journey through India and Nepal
paintings and words by Jill Karlin Butler
When Jill Karlin journeyed to India four years ago, she hadn't anticipated that her practice of meditation, postures and breath control would
transform her artistry into the yoga of brushes, pigment, and canvas.  Her transition was a natural act, for she possesses an inate
understanding of how color schemes influence the viewer.  This is a principle which ranks paramount among the cognitions of the ancient
Indian philosophers and artists.
The ancient rishis understood that particular colour combinations will affect our moods.Everyone knows how certain colours make us warm,
while others keep us cool.  Some excite us, and others calm us down.  Jill Karlin's use of colour weaves a contrasting tapestry of warm and
cool, exciting and calming shades.  Her works allow us to traverse a rich spectrum of emotions simultaneously, just as a pond is warm on the
surface, yet coolat the depths.
Her paintings are alive with an innocent,  childlike quality, which somehow breathes the mystery, adventure and romance of the Indian spirit.
Her lines move as her figures move to tell the everyday story of Indian culture which we see yet never really notice.  This you will see for
RODNEY CHARLES  Director The American Gallery of Vedic Art  February 1992
Thanks to Biki Oberoi
and Mirja Jojic
patrons and lovers of
fine art. who support
my expression
This is a  site of  selected
images from the exhibition
of paintings presented by
Oberoi Hotels
International, New Delhi,
Special thanks to Onnie
Kahlenberg, who worked
tirelessly to produce the
most splendid borders in
time for the exhibition
I was introduced to Jill by mutual friends. (Isn't that how people almost always meet?)  That was several years ago, during one of her visits to
India.  She was still undecided then about what drew her to this country. Was it yoga, at which she was already adept?  or the ever-changing,
incredibly rich and varied visual feast of India's colours, textures, people, her stunning skies, sunsets and landscapes, and the relics of her long
history?  It became gradually clear to her that these, indeed, were the elements which exercised such a magnetic hold over her.
As a painter  she quite naturally wanted to interpret her involvement with this timeless and wondrous legacy of India through her paintings.  
And she wanted to do it with integrity.  Without romanticing what she saw and experienced.  Without burdening her work with an emotional and
sensory overload.  But how?
The path she chose is what these paintings are about.  They are her response to the unforgettable images she saw during her travels; to the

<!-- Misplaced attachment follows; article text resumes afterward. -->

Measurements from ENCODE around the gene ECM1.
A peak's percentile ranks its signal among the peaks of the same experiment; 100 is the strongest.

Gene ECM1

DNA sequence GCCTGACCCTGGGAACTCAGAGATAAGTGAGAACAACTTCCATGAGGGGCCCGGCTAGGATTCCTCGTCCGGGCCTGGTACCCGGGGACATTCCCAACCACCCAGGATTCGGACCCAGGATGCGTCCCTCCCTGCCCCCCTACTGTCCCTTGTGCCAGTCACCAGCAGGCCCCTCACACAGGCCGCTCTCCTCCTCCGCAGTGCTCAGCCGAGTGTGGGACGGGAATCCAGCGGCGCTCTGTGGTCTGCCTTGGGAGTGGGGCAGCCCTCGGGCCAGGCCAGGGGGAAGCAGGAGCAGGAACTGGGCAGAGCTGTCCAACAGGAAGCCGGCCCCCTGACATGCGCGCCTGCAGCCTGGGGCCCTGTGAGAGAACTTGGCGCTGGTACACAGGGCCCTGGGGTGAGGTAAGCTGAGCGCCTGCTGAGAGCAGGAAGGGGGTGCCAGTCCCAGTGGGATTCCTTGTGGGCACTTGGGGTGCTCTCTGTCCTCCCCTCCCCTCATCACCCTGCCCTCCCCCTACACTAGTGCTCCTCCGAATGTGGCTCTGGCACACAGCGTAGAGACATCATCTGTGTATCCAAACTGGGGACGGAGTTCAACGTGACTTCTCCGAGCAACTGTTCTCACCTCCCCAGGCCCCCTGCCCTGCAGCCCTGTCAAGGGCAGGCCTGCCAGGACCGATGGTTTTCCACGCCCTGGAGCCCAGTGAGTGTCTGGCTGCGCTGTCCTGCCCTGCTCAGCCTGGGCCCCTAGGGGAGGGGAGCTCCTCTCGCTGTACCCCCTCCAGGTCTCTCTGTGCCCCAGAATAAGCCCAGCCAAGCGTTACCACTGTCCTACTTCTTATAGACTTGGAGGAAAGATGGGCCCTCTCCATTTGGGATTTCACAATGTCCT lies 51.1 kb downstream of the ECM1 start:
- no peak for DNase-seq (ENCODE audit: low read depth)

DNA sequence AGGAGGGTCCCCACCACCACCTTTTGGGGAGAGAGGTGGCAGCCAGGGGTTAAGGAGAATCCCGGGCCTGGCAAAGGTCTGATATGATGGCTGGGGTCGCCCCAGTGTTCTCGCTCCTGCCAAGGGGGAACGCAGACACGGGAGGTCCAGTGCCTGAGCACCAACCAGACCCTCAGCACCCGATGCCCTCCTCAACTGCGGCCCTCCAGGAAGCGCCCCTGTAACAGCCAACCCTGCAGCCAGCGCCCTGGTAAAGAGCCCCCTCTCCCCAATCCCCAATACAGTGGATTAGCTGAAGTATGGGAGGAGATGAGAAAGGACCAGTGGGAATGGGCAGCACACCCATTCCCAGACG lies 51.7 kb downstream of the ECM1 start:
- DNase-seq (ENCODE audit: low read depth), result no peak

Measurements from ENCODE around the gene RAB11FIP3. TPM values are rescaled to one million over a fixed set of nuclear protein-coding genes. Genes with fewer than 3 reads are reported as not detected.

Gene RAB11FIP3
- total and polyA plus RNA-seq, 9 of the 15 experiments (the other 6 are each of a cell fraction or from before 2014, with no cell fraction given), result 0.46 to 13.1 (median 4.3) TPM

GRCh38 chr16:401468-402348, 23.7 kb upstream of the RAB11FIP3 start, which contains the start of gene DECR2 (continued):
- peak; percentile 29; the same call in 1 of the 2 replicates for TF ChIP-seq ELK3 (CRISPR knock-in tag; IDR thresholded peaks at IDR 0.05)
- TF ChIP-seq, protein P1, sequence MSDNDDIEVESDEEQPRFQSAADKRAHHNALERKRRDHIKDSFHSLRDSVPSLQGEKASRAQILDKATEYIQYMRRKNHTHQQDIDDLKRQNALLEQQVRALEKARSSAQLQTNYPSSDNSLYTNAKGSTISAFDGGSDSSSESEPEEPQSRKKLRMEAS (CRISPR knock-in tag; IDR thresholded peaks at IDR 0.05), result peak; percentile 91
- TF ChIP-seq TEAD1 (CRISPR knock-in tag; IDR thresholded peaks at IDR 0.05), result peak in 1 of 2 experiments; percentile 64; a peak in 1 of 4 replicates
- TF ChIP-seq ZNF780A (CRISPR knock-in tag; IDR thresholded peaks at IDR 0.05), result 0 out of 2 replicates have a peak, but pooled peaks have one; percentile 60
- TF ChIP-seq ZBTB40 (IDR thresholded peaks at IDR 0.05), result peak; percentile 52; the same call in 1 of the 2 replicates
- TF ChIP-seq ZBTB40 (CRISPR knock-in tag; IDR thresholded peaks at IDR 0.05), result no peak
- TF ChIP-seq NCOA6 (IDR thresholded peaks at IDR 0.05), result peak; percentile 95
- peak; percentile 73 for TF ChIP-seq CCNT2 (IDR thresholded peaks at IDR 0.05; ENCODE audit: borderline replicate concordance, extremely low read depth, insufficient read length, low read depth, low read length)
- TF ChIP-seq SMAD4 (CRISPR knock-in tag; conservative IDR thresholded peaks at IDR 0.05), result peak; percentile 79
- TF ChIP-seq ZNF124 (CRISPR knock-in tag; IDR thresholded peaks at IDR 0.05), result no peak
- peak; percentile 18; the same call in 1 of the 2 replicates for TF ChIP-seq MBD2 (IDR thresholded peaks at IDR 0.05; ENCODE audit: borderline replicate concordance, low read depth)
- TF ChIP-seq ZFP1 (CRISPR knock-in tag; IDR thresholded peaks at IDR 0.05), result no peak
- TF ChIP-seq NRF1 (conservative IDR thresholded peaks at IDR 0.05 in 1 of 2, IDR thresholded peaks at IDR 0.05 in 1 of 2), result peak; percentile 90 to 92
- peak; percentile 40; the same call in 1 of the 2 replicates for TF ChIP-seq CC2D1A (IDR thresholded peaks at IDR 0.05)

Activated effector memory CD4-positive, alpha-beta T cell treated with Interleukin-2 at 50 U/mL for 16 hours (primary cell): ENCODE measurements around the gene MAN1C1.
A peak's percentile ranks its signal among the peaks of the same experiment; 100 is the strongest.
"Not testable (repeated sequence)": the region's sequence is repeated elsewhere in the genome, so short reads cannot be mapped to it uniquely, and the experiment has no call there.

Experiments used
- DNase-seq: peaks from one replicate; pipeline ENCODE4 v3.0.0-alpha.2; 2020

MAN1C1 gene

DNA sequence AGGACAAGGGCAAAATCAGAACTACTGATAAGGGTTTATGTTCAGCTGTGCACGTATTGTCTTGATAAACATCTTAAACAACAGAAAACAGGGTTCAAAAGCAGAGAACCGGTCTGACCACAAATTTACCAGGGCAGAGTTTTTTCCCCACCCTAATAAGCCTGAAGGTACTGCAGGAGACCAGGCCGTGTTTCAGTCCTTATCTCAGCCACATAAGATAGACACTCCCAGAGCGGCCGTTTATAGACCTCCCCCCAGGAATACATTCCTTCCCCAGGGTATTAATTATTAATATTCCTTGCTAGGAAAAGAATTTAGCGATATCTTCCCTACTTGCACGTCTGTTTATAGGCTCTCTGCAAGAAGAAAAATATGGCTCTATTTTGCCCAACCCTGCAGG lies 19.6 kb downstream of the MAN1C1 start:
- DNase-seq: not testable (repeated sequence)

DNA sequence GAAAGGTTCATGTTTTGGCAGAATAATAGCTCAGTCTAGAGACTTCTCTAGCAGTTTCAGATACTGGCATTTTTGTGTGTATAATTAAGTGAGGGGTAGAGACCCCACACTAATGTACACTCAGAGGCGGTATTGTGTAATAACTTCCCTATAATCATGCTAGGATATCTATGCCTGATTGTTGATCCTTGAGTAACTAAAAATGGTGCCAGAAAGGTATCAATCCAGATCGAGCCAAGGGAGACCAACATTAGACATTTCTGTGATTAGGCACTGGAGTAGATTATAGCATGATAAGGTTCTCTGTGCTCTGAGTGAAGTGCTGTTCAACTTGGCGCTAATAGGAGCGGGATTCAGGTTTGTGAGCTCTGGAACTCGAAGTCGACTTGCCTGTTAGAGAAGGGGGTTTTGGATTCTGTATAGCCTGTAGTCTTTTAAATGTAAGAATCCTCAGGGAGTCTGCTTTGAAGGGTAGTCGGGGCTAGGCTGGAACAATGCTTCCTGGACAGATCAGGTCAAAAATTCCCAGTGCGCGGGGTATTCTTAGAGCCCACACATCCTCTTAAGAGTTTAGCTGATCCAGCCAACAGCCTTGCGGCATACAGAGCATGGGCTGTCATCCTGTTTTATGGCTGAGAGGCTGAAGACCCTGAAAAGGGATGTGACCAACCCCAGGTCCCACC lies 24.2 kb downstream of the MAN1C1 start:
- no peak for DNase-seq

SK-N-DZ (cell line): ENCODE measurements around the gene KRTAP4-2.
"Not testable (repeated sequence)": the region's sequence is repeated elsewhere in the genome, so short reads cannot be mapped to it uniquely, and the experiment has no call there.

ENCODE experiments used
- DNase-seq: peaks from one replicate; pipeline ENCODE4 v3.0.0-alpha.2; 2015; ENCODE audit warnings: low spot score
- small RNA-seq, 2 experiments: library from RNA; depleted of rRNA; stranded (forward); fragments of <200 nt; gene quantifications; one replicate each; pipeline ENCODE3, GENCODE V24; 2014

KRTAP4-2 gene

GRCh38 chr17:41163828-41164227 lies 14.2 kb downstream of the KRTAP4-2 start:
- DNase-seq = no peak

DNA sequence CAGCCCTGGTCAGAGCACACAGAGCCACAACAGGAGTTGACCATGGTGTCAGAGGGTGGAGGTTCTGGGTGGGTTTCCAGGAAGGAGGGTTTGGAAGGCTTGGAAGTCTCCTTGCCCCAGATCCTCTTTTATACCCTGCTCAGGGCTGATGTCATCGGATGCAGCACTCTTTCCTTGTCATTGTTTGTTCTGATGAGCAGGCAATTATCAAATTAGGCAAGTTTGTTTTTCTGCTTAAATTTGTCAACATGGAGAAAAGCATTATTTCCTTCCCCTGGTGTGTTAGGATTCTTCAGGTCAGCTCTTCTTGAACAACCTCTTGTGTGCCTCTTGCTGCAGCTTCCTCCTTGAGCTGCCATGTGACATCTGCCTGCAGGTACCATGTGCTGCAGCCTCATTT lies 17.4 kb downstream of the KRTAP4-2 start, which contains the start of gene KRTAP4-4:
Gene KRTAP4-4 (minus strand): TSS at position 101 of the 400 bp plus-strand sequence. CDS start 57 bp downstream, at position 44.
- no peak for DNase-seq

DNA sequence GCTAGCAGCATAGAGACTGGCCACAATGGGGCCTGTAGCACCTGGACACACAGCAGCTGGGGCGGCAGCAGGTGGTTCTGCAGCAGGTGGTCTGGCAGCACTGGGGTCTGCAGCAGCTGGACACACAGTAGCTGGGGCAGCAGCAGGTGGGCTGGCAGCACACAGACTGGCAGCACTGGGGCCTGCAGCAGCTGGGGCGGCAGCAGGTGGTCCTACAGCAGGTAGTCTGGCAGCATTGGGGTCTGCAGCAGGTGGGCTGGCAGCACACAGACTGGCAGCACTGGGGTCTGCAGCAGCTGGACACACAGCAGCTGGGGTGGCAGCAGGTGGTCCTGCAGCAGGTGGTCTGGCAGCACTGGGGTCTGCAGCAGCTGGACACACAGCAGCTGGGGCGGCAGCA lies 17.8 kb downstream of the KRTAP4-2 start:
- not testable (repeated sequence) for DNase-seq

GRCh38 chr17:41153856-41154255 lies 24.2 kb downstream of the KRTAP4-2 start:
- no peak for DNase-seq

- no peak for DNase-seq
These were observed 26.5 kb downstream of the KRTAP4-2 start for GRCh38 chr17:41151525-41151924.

moods they created; the warm feelings they evoked in her, the lasting impression they left on her mind.  She was not looking for perfect
compositions.  Nor wished to strive for them.  Her endeavour was to express what she felt, not just saw.  She wanted to communicate the
warmth she had experienced.  To tell through each painting why she was drawn, at that magical moment, to a particular vignette of India.
The ultimate measure of her creativity will be the extent to which her paintings strike a responsive cord in people who have been where she has
been, and who were bewitched, as she was, by the beauty of what they saw.  I believe her paintings transcend the realistic;the literary and the
illustrative.  They are suffused with feelings which are expected, but seldom found, in works which favour more identifiable images.  It is not
possible to fit her portrayal of the magic of India, and her people, into any known art classification.  Nor is it necessary.  Her paintings make
their own statement more sensitively and convincingly than any academic exercise could.
Patwant Singh  Author
In 1989 Jill Andrea Karlin travelled to India and Nepal for the first time. originally she went to practice yoga with BKS Iyengar, but
instead of staying at The Institute, she  travelled more extensively than she had planned.   Jill spent nearly six months, absorbing and
recording this incredible culture the way she knew to do, through her art.
Gavin Douglas, her dear friend provided and introduction to PRS Oberoi, and Biki immediately upon viewing Jill's art arranged an
exhibition.  She returned for two subsequent visits, one of which was the exhibition of 108 works by the artist.  Praised by  the
cognoscenti and Indian press, Jill has turned the catalogue of this exhibition into an exclusive set, with text and paintings.  Each copy
is hand produced by the artist and contains a unique set of 12 prints selected by the artist along with text.   Each original giclee print
no larger than 18"x24"  is signed by the artist  on canvas and  arches watercolor paper for $10,800.  Each original giclee of the images
you see here is available on canvas 22"x30"  signed  for $777 .
Thank you for journeying with me through my art to these magical places. Jill
Karlin Butler
The Monkey Temple
Kathmandu, Nepal
18"x24" gouache on
Chandra With   
Peas oils on
canvas 22"x30"
Amber Fort
oils on board 3'x6' $23,777
for original
giclee  original on canvas
oils on
owned by
Biki Oberoi
original $777
108 paintings  India, Nepal